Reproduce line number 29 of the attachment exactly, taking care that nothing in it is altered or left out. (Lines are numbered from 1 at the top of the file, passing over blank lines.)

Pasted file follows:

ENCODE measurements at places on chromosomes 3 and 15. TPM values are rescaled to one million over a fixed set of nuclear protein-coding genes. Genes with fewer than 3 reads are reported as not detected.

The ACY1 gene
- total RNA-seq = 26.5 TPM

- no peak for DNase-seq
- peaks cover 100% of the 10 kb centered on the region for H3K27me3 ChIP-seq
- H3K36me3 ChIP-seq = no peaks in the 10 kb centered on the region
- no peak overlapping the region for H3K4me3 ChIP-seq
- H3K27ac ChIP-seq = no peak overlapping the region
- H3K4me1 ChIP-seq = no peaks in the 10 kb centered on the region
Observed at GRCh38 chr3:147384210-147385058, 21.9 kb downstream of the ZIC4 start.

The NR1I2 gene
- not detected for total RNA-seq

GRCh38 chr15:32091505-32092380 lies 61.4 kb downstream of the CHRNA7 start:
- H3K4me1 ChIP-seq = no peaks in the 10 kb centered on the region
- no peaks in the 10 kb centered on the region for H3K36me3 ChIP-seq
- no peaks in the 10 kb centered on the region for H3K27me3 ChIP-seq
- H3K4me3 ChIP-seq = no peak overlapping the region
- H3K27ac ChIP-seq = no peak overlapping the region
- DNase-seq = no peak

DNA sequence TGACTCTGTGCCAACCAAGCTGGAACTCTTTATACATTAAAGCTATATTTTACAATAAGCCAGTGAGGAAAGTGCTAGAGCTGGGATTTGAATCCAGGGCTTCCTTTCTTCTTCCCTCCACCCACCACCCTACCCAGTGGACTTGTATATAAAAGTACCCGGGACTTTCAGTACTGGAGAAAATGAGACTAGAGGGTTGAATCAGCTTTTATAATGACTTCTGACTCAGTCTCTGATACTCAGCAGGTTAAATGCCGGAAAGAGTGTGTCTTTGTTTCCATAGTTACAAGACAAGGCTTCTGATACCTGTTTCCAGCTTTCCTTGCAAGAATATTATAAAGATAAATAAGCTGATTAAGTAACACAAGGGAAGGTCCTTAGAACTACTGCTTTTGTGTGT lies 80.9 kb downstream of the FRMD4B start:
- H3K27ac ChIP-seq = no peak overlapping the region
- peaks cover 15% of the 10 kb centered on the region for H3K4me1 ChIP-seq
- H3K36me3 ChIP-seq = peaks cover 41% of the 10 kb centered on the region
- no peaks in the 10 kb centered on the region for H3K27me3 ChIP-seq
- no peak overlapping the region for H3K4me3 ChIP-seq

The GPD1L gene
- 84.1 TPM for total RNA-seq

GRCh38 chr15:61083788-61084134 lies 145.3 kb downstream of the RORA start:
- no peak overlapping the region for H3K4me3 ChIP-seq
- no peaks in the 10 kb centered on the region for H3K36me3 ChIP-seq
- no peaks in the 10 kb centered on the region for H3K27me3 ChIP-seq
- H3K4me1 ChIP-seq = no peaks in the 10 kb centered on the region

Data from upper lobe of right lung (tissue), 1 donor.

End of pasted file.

- no peak overlapping the region for H3K4me3 ChIP-seq